Germany's states are petitioning the country's highest court for the second time to ban the far-right NPD. Although their motives are commendable, the real problem goes much deeper, says DW's Marcel Fürstenau.
Germany's National Democratic Party (NPD) is an unconstitutional party. Those who question that just need to have a look at the country's Basic Law - specifically, at Article 21, Paragraph 2: "Parties that, by reason of their aims or the behavior of their adherents, seek to undermine or abolish the free democratic basic order or to endanger the existence of the Federal Republic of Germany shall be unconstitutional."
Of course, the NPD is relatively skillful in avoiding giving the impression that it wants to abolish democratic order or even endanger the German republic. In fact, there's no serious evidence that the far-right party has plans to topple the state.
However, some points of the group's aggressive and militant agenda are recognizably and demonstrably unconstitutional. The NPD could be brought down on this basis, provided the idea of a "free democratic basic order" is more than just a theoretical construct.
The constitution has the answers
In reality, there can and should be no compromises in this respect. What's at stake is the atmosphere of peace and tolerance among all people. Again, a look at the Basic Law is instructive. Article 3, Paragraph 3 says, "No person shall be favored or disfavored because of sex, parentage, race, language, homeland and origin, faith, or religious or political opinions."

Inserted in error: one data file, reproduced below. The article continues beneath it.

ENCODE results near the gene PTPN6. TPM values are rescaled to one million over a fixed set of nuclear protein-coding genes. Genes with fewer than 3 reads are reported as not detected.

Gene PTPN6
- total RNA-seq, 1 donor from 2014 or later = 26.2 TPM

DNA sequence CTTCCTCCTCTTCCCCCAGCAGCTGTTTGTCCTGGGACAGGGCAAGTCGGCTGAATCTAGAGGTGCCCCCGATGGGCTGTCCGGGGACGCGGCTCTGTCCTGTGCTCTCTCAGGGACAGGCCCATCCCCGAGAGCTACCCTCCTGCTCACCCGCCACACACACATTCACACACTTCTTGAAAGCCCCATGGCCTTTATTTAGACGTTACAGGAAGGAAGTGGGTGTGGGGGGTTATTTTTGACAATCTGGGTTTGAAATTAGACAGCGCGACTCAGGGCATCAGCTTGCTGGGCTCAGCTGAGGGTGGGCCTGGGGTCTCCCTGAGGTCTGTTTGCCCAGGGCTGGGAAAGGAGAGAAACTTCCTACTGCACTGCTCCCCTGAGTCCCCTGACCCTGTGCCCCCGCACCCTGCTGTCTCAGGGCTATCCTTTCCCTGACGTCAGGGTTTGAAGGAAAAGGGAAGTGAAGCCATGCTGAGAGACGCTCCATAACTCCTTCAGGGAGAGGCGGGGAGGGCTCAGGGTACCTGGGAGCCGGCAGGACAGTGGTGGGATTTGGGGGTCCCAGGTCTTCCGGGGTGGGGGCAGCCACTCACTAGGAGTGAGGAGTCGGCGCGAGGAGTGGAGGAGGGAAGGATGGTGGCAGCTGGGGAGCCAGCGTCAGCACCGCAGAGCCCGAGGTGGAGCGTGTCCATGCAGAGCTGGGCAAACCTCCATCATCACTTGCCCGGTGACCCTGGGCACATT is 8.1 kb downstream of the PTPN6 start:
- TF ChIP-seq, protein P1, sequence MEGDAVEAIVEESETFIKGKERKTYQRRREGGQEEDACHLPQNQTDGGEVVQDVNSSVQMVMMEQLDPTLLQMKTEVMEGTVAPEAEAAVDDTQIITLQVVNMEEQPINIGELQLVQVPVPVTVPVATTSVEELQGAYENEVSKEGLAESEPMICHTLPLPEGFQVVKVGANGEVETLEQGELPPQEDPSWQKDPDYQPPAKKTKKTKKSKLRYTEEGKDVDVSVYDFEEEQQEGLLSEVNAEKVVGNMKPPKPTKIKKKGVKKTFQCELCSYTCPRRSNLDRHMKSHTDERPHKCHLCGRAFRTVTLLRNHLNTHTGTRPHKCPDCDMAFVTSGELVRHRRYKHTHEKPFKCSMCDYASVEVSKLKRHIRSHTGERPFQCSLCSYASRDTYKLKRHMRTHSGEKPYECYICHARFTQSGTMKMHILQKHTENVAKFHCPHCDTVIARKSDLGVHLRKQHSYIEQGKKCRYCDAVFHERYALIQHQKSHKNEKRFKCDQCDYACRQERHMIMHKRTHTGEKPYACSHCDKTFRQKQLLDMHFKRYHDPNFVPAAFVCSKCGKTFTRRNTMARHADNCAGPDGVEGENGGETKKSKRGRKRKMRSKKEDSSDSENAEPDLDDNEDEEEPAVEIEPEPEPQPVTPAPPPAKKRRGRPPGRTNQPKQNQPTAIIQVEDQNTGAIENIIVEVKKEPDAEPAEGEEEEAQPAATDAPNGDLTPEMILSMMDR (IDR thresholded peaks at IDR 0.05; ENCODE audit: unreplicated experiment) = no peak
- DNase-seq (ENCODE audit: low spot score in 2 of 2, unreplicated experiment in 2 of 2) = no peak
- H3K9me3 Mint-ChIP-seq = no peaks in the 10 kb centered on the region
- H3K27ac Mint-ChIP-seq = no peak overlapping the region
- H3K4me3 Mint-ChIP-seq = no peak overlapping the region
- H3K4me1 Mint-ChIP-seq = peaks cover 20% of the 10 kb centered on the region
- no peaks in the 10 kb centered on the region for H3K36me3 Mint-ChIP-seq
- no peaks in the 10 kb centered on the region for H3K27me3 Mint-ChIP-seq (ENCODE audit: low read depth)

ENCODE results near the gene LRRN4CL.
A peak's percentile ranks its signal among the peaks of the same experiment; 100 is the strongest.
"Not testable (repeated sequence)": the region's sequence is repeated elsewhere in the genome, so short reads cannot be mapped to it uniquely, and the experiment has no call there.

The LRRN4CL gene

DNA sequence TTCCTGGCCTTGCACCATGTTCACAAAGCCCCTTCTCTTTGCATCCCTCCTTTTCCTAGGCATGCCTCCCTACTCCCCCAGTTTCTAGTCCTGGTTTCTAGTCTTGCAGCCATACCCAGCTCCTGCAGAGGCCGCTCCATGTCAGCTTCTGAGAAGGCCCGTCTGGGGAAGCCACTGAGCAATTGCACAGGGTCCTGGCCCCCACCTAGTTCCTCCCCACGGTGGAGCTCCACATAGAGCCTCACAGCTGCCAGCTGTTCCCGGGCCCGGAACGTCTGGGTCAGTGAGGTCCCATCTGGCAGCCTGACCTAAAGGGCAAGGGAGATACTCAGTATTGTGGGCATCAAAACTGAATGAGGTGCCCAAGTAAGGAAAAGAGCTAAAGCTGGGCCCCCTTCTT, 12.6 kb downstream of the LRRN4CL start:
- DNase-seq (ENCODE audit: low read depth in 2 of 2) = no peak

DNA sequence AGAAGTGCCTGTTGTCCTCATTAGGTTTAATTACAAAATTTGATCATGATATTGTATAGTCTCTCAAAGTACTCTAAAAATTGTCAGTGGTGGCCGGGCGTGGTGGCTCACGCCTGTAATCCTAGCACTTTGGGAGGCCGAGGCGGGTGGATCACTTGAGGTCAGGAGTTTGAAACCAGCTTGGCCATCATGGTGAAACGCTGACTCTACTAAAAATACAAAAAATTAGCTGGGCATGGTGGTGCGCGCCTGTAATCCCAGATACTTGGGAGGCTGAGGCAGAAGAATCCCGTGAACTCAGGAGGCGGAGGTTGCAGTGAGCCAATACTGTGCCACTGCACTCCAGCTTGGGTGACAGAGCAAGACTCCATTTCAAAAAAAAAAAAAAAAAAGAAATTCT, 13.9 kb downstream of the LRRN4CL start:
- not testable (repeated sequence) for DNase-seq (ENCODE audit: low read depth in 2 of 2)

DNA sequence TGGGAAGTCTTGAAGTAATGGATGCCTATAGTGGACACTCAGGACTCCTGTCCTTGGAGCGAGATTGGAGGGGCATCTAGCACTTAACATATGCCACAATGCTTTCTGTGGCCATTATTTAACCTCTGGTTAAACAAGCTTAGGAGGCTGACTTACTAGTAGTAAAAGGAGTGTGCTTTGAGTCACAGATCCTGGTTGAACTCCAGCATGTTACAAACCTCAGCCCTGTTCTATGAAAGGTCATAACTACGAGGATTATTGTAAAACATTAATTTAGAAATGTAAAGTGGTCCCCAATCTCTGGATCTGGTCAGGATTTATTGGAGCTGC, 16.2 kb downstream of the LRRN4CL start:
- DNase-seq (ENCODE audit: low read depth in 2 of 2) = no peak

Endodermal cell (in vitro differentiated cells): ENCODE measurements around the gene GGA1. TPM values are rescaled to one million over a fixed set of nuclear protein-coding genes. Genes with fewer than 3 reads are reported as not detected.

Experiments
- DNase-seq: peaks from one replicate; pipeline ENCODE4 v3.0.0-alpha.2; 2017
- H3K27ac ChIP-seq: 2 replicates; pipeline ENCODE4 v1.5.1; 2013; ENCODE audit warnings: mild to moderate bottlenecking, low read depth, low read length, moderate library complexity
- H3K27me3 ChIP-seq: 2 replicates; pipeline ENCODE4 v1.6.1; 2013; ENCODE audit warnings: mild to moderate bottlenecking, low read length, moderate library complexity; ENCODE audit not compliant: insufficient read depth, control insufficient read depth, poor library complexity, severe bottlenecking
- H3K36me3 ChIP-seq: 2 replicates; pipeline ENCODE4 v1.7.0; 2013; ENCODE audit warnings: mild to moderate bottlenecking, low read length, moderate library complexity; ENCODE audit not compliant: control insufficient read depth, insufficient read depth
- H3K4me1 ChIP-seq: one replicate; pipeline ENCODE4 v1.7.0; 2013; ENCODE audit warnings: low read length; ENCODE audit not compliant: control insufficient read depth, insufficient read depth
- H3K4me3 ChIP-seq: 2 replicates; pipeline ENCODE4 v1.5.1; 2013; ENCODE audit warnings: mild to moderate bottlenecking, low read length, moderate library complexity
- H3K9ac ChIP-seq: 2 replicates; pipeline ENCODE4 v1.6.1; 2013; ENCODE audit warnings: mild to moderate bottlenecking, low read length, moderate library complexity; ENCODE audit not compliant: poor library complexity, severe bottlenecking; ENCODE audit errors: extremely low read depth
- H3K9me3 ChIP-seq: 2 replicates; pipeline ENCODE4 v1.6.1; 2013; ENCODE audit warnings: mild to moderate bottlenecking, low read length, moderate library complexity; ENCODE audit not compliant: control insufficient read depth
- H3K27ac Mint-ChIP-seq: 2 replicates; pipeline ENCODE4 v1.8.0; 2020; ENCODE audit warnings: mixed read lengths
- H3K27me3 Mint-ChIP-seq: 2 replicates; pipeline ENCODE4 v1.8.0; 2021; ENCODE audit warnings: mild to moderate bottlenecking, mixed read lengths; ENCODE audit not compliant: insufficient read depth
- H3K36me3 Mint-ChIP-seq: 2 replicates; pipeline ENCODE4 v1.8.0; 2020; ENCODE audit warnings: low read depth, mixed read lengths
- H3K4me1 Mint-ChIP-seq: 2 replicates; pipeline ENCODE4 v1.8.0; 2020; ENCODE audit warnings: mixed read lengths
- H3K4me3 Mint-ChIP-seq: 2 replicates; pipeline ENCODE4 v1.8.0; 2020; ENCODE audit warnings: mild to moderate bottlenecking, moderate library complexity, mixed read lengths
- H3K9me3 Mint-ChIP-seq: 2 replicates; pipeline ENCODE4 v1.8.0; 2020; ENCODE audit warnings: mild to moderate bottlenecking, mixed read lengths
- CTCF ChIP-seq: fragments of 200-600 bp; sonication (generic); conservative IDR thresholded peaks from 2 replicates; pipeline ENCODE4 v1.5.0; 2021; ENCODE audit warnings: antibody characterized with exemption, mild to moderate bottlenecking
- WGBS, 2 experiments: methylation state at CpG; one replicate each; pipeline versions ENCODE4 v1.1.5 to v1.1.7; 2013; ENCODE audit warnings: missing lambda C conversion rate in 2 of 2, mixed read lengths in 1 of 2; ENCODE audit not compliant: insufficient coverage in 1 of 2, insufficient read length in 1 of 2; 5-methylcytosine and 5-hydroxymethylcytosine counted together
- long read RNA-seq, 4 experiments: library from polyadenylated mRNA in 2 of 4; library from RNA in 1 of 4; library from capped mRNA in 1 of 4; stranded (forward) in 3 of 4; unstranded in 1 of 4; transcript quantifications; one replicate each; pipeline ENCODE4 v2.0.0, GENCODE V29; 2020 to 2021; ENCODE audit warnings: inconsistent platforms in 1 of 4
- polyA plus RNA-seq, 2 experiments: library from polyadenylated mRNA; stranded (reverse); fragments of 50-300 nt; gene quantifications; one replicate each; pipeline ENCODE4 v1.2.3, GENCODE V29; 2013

This view is fundamentally alien to the NPD. In fact, its platform states the exact opposite. "Mass immigration" and the "altering of ethnic majorities" are categorically rejected as "an assault on the integrity and identity of our people." The basic tone of the party is straightforwardly xenophobic and racist: "Criminal foreigners" are to be expelled and handed a "lifelong ban on returning," while unemployed and "culturally foreign" people should be sent back to their home countries "in order to protect our social welfare state as well as our national identity in an effective way."
Free expression or rabble-rousing?
This attitude is reprehensible, and the language is repulsive. But is this enough to justify banning the party? The answer is, clearly, no. Legally, rhetoric like this would most probably be seen as protected under the laws relating to free speech. In the most severe instance, the leaders and sympathizers of this unsavory party could be charged with defamation or with incitement of popular hatred [Ed. note: a form of hate speech punishable by law in Germany].
The NPD does not, however, represent a threat to the existence of the Federal Republic. Those who assert the contrary are unintentionally overestimating the party.
The federal government and parliament fear that the renewed attempt at banning the NPD will simply result in another legal failure, as it did in 2003. That's why those two entities are leaving the legal petition to the federal states this time.
As such, the government is not signalizing unity on the point this time around. The NPD already views as a minor victory. Minor it may be, but it is still irritating and could have been avoided.
The insistence on re-trying the petition to ban the party has deeper reasons. It reveals much about Germany's politics on social issues and the widespread failures of state institutions in connection with the murderous National Socialist Underground (NSU). [Ed. note: This militant neo-Nazi group carried out a series of murders from 2000 to 2006 without law enforcement officials connecting their crimes.]